Nonfiction books
  • Islands in the Clickstream. Rockland, Mass.: Syngress. 2004. ISBN 1-931836-22-1.
  • (contributor) Michael Swords and Robert Powell (2012). UFOs and Government: A Historical Inquiry. Richard Thieme, Clas Svahn, Vicente-Juan Ballester Olmos, Bill Chalker, Barry Greenwood, Jan Aldrich, and Steve Purcell. Anomalist Books, LLC. ISBN 978-1933665580.


  1. ^ Bauer, Mick (December 27, 2004). "Interview with Richard Thieme". Linux Journal. Retrieved December 11, 2013.
  2. ^ "Stakes are higher for hackers in post-Sept. 11 world". USA Today. Reuters. August 12, 2000. Retrieved December 12, 2013.
  3. ^ a b c d Steininger, Judy (October 2004). "Techno-Philosopher" (PDF). M Magazine. pp. 24–25.
  4. ^ Islands, p. ix
  5. ^ a b c Murphy, Mary Beth (August 29, 1987). "St. Paul's new rector feels at home in city". Milwaukee Sentinel. Retrieved December 15, 2013.
  6. ^ "Bibliography: Pleasant Journey". Retrieved December 12, 2013.
  7. ^ Bradbury, Danny (2004). "Documentation dearth undermines open source security". Infosecurity Today. Vol. 1, no. 5. p. 6.
  8. ^ "Richard Thieme". 2004. Retrieved December 12, 2013.
  9. ^ Switalski, Danielle (May 20, 2013). "Fox Point's Richard Thieme discusses UFO research book at North Shore library". Whitefish Bay Now. Retrieved December 15, 2013.
  10. ^ Christiansen, Joyce (November 3, 1979). "St. Paul's rector is retiring after 23 years service". Deseret News. Retrieved December 15, 2013.
  11. ^ Christiansen, Joyce (June 27, 1981). "Bishop celebrates 10th anniversary at diocesan meet". Deseret News. Retrieved December 15, 2013.
  12. ^ Kendall, Peter (1994). "On the Money - An investor's greatest asset: to know, or own, oneself". Milwaukee Business Journal.
  13. ^ "Online church offers different approaches". Billings Gazette. June 25, 2004.
  14. ^ Heinen, Tom (July 10, 2004). "Meet your avatars online - electronic church is an experiment in high-tech religion". Kansas City Star.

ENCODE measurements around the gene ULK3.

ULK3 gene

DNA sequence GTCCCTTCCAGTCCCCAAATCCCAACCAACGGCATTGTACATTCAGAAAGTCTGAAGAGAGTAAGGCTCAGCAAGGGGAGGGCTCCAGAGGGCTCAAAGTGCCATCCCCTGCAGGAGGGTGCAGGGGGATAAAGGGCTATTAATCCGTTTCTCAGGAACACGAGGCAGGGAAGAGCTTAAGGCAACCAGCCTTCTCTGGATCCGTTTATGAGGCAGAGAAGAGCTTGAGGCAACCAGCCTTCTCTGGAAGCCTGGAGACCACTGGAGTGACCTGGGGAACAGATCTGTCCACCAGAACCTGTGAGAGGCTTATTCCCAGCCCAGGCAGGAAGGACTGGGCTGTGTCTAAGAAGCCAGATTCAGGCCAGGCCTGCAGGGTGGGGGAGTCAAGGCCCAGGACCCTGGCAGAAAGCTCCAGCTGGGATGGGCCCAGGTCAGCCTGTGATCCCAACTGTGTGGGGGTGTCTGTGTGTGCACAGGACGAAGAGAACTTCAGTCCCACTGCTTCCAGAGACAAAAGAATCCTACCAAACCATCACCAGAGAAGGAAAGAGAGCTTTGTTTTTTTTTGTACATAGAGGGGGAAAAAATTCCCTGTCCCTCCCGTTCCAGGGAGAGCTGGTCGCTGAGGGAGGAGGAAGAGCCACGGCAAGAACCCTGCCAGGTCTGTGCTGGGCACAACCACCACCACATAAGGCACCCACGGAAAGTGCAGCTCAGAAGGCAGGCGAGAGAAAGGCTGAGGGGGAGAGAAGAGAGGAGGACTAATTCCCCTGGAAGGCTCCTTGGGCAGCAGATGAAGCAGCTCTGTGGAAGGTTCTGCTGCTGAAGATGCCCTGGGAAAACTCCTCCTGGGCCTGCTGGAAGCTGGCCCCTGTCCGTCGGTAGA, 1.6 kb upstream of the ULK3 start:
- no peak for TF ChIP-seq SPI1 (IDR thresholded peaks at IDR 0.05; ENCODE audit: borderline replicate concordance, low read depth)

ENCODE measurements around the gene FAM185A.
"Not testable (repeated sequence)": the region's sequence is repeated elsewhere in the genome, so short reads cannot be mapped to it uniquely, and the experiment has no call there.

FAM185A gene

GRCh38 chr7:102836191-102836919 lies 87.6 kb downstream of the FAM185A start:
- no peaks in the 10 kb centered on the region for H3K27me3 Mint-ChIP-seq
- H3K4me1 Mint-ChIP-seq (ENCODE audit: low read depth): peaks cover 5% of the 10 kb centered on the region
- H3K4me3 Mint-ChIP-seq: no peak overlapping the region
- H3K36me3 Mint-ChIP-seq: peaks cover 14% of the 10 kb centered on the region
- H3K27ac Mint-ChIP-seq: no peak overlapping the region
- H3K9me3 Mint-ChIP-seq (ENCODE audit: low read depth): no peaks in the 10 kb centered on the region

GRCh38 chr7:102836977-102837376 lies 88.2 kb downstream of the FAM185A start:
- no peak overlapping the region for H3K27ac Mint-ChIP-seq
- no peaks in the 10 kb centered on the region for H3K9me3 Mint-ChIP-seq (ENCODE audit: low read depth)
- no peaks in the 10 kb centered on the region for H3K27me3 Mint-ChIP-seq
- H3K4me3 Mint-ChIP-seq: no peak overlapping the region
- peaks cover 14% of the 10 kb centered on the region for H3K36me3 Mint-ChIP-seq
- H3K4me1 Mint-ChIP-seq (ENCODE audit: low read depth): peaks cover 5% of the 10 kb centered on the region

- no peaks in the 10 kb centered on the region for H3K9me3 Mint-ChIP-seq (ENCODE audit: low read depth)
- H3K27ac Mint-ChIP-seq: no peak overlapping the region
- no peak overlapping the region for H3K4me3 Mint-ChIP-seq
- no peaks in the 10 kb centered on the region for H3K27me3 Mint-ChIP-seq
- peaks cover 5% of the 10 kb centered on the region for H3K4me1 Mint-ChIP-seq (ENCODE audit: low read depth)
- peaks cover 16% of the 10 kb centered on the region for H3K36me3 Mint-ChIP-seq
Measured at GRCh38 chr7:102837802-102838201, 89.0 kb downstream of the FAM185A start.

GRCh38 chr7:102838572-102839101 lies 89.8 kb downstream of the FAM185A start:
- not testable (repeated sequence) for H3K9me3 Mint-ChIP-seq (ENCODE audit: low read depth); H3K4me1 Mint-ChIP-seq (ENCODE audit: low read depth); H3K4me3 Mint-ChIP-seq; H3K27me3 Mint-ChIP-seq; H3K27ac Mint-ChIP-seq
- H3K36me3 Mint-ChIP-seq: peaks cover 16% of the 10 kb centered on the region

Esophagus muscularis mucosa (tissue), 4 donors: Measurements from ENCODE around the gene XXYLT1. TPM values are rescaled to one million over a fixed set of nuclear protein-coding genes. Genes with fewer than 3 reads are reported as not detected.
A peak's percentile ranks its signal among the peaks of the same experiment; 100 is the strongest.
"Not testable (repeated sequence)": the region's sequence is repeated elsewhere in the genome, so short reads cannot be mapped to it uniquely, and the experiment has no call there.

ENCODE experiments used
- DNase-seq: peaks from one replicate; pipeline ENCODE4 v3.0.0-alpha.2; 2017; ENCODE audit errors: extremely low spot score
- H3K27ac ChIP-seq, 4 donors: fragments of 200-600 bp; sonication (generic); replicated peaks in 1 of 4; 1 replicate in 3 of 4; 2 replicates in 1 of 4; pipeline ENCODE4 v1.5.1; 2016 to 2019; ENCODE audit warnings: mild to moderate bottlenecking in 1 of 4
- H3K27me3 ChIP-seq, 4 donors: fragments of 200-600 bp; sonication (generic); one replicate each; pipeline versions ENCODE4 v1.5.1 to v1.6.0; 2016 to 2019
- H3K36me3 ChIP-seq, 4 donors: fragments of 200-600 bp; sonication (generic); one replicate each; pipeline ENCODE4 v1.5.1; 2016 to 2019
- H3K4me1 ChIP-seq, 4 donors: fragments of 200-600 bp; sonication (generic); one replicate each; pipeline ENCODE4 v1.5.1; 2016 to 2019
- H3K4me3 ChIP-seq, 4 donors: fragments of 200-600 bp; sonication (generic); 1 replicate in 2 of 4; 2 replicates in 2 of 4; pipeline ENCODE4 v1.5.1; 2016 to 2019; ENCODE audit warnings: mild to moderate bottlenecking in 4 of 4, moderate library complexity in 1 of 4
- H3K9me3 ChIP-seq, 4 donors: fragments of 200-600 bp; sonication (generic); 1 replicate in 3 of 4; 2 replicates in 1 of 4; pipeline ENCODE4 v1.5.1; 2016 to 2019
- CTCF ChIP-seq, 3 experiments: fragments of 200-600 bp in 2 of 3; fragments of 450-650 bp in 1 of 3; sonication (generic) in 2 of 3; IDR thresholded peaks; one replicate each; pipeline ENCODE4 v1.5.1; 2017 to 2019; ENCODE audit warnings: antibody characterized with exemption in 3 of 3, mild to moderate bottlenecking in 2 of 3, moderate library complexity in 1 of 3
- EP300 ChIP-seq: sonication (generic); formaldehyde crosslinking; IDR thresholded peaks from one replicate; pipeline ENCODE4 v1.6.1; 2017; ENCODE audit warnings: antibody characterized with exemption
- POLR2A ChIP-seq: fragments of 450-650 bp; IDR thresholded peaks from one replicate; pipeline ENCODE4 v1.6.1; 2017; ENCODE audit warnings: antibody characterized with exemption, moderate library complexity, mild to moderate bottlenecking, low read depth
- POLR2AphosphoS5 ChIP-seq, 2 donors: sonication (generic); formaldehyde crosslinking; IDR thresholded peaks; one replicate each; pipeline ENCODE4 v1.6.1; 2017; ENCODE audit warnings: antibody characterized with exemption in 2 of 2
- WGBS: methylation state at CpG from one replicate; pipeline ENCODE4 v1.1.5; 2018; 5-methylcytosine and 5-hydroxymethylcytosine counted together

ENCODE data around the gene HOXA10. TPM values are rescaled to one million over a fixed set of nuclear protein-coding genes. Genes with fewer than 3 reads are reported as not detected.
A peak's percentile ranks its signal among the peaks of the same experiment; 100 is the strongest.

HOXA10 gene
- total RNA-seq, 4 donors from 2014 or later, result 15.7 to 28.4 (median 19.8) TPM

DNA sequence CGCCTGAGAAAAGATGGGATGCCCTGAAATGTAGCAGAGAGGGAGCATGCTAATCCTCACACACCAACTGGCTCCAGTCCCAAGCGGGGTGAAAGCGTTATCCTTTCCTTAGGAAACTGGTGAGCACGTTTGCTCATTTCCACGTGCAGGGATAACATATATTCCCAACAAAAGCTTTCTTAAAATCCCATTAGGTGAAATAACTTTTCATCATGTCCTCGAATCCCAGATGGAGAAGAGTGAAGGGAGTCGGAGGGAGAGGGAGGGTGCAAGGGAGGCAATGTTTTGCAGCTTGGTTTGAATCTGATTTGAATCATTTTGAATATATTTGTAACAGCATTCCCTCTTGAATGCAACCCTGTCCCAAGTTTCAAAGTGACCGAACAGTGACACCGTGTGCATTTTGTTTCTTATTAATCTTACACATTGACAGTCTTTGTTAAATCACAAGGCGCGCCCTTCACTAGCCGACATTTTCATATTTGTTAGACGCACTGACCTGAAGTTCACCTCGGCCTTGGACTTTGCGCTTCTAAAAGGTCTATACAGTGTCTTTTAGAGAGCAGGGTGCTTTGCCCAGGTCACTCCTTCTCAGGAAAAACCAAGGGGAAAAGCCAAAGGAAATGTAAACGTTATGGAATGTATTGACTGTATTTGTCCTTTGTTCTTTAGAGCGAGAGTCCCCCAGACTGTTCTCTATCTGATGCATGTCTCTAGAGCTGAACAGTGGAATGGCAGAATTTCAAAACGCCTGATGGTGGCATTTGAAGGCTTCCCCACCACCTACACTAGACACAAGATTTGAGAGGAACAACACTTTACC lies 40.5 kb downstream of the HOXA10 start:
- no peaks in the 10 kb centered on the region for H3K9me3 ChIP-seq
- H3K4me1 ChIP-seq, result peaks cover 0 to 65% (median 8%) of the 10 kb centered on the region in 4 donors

15. ^ Fidlin, Dave (September 30, 2004). "Growing with technology: Author aims to inspire acceptance of the digital world". North Shore Herald. p. 16–17.
  16. ^ Kendall, Peter (October 28, 1995). "The watch isn't broken, it's just wound very tight". Milwaukee Business Journal. p. 13.
  17. ^ Garreau, Joel (July 23, 2001). "Science's mything links: As the boundaries of reality expand, our thinking seems to be going over the edge". Washington Post. Retrieved December 12, 2013.
  18. ^ Kindler, Lynn (October 17, 2012). "BTR's Hope42Day interviews keynote speaker Richard Thieme" (audio). Blog Talk Radio. Retrieved December 11, 2013.
  19. ^ Accinelli, Laura (July 24, 1997). "Hacking ain't what it used to be". Los Angeles Times. Retrieved December 13, 2013.
  20. ^ Wandsneider, Gregg (July 6, 2013). "The outer limits - former priest to speak about UFO book". The Freeman.
  21. ^ Loohauis-Bennett, Jackie (November 29, 2012). "UFOs get historical, scientific treatment". Milwaukee Journal Sentinel.
  22. ^ Fritze, R. (February 2013). "Reviews: UFOs and government: a historical inquiry". Choice: Current Reviews for Academic Libraries. 50 (6). Although these nine authors are part of the UFO community, they are not advocates of fringe theories. Their narrative is firmly based on the available sources.... A useful resource for the study of a controversial topic... Recommended, all levels/libraries.